Captain Wu: A Review

This review is part of my judging effort for the SPSFC. For a little intro to the whole thing and an explanation of my judging style, see this practice review.


We have reached the end of the first SPSFC, and all that remains after this is to announce the winner. Since that was never really my interest in this, however, I’m mainly excited to be handing in my final review before we get to the grand final. And that review is for Captain Wu: A Space Opera Adventure, Starship Nameless Book 1, by Patrice Fitzgerald and Jack Lyster.

Captain Wu was a space opera adventure just like it says on the packet, an action-packed and fun-character-filled tale of a plucky crew of smugglers just trying to make ends meet at the raggedy edge of the law in a crazy mixed-up cosmos. When a delivery goes bad and the crew of the ‘Nameless’ find themselves in possession of a relic sought after by shady characters willing to kill all witnesses, Captain Wu – a hero as resourceful as she is eponymous – has to do what it takes to keep her family safe. Her found family, that is, and her biological family as well. Although she was also kind of found, because – look we’re getting into the weeds here, let’s move this rough ol’ beast along towards Bethlehem already.

I was immediately charmed by the main protagonist[1] and I loved the different planets the Nameless visited. This story has some gorgeous worldbuilding, merging the grimy geopolitical functionality of Firefly with the science-fantasy interstellar mechanics of the Stargate franchise to good effect.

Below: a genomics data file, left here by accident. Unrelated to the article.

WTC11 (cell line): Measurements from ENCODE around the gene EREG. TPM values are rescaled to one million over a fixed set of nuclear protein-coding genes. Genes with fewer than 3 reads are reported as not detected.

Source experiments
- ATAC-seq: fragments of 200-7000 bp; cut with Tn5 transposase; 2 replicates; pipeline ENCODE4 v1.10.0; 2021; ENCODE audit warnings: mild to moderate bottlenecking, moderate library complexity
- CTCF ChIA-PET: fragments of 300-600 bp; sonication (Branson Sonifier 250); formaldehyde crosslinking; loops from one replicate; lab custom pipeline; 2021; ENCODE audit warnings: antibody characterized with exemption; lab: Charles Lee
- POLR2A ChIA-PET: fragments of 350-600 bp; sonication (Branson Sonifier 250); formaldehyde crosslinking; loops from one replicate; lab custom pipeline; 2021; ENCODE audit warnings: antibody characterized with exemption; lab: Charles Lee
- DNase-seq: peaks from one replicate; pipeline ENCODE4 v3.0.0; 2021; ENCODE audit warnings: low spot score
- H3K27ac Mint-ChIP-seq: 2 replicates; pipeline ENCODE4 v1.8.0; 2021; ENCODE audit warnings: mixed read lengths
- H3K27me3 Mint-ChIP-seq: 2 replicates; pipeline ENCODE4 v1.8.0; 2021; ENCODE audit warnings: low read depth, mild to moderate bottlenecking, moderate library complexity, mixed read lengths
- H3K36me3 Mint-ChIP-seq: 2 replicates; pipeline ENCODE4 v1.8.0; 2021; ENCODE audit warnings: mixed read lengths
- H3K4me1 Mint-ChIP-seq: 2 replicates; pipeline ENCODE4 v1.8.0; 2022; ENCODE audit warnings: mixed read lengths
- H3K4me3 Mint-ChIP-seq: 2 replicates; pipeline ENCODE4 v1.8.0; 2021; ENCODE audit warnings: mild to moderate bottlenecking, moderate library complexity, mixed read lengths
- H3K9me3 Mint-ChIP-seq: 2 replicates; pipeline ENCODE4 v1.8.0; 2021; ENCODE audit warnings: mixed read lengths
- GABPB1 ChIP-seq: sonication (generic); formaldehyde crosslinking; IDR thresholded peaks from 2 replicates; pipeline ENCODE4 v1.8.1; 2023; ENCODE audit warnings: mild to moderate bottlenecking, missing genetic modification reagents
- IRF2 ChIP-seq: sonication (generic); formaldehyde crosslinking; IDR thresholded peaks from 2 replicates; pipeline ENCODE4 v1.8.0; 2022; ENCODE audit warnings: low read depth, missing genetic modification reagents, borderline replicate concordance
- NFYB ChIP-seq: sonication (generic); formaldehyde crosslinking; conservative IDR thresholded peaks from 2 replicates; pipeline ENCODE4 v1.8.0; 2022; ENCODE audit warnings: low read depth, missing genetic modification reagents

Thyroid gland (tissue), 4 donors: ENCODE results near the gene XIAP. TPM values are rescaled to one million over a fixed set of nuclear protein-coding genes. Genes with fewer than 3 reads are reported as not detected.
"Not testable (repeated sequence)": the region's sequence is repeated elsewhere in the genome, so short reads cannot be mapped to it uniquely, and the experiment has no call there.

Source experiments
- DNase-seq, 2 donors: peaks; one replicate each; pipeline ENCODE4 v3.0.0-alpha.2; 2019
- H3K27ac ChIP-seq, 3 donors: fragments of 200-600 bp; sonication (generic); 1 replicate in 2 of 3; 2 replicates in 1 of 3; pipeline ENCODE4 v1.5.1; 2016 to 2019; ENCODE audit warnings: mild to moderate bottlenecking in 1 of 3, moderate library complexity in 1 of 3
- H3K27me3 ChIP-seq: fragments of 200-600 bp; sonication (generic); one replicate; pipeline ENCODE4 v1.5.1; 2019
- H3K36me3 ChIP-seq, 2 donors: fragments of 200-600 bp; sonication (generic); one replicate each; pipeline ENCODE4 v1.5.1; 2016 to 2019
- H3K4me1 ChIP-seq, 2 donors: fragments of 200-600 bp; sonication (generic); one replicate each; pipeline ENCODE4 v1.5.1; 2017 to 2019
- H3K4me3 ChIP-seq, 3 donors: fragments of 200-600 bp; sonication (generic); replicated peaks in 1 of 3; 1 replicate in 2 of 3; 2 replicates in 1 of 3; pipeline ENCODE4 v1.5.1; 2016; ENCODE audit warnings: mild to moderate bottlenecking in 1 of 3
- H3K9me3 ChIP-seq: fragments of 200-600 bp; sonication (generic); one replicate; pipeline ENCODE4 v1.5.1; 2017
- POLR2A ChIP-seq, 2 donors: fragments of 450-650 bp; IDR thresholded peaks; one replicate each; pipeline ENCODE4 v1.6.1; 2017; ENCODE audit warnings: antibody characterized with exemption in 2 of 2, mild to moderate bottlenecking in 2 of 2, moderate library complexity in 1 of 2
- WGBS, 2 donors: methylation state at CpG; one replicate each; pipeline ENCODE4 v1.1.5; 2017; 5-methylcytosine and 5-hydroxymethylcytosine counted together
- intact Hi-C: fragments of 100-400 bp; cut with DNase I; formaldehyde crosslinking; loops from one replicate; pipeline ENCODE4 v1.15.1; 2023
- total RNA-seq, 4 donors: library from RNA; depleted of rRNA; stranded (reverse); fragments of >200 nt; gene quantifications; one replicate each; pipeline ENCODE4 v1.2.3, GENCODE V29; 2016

Was it too derivative? I don’t think so … although Rev’s sister, gifted and disappeared-off to some Commonwealth academy for possible use in later books, was a tad on the nose. To say nothing of Patience the owner of Whitefall, I mean Tell the owner of Dust. But hey. When you have a construction dynamic that puts resource scarcity and legal outsidering very much centre-table, you’re gonna end up with a Serenity-type shipboard business model and a system of planets not unlike the Verse, and sci-fi nerds are going to recognise it, and that’s just unavoidable. Best thing you can do is downplay the parallels as much as possible, and Captain Wu managed that just fine.

And if you can’t downplay them, then (“Dune was taken”) lampshade them. That also works.

Yeah, I was charmed by Wu from the start. I don’t know if her whole side-schtick as an underground death cage fighting contestant made a lot of sense, her tough badassery and emotional issues could have been illustrated in some other way but by all means, let’s have a fucking underground death cage fight thing. Why not? I was also amused at the very outset by her self-identifying as a terrible shot with a gun (this despite her sassy gun-toting pose on the cover) and was expecting it to be more of a running / significant element in the story, but it wasn’t really brought up again. I consider that a squandered opportunity.

From the fun action of the introductory hook, the excitement doesn’t let up and we’re led on a very enjoyable page-turning adventure through space as the crew of the Nameless try to figure out why they’re being shot at and chased. Each character is distinct and intriguing in their own way, from the spunky hacker-type Lilly to the phlegmatic and delightfully behaviourally-atypical xeno Six, and I felt very close to them all by the end of the story. That’s a rare thing, and deserves recognition.